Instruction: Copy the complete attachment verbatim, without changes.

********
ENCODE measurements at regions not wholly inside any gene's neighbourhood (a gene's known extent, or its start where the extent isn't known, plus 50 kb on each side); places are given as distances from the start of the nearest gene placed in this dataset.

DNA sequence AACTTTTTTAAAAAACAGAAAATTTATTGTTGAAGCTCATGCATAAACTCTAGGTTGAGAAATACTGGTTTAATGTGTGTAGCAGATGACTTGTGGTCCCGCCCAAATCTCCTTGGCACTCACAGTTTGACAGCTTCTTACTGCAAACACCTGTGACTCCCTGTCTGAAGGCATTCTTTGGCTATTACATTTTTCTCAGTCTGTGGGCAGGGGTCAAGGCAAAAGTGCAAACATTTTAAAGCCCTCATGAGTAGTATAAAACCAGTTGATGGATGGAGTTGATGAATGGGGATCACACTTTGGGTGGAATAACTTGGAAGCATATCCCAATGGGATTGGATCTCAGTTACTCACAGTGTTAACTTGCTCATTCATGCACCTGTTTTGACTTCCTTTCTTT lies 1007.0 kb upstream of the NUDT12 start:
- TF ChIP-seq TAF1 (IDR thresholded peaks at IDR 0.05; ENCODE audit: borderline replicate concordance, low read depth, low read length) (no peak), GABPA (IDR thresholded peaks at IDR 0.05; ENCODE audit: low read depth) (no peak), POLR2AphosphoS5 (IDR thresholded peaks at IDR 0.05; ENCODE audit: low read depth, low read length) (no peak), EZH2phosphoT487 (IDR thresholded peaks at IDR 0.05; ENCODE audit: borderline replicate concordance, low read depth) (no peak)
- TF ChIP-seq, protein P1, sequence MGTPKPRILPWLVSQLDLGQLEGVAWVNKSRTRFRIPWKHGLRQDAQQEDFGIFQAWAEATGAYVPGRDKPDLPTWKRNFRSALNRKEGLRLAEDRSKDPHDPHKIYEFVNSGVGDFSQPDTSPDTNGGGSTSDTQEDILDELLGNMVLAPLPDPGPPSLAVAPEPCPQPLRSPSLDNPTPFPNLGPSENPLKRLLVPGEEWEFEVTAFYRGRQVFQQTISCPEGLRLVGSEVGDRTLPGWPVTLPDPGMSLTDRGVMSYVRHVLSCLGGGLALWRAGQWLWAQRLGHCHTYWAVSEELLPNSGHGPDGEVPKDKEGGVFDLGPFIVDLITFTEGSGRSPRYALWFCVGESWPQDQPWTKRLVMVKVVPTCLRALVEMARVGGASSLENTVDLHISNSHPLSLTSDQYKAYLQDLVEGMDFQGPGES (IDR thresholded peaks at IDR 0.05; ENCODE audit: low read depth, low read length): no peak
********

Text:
ENCODE measurements at regions not wholly inside any gene's neighbourhood (a gene's known extent, or its start where the extent isn't known, plus 50 kb on each side); places are given as distances from the start of the nearest gene placed in this dataset.

DNA sequence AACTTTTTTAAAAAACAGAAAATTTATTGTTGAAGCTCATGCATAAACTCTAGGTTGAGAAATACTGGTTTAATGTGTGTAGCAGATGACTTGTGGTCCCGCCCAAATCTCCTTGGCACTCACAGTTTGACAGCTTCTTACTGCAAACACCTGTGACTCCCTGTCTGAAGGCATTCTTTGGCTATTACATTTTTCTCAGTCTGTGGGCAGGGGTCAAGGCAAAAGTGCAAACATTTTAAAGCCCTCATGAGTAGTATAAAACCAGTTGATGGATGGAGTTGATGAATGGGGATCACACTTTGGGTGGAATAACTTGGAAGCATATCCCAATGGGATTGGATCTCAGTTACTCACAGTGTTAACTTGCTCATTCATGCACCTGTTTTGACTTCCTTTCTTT lies 1007.0 kb upstream of the NUDT12 start:
- TF ChIP-seq TAF1 (IDR thresholded peaks at IDR 0.05; ENCODE audit: borderline replicate concordance, low read depth, low read length) (no peak), GABPA (IDR thresholded peaks at IDR 0.05; ENCODE audit: low read depth) (no peak), POLR2AphosphoS5 (IDR thresholded peaks at IDR 0.05; ENCODE audit: low read depth, low read length) (no peak), EZH2phosphoT487 (IDR thresholded peaks at IDR 0.05; ENCODE audit: borderline replicate concordance, low read depth) (no peak)
- TF ChIP-seq, protein P1, sequence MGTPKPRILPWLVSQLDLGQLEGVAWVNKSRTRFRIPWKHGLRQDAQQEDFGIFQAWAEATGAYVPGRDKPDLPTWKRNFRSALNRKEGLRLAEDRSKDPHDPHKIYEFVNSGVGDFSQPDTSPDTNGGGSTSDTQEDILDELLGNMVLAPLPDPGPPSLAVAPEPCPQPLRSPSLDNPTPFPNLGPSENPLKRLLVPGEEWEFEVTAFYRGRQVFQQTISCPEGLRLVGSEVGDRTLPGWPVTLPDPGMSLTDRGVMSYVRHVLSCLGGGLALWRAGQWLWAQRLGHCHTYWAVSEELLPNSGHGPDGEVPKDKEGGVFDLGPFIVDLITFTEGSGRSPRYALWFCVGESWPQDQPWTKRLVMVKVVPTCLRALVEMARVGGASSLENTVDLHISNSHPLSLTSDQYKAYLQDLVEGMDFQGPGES (IDR thresholded peaks at IDR 0.05; ENCODE audit: low read depth, low read length): no peak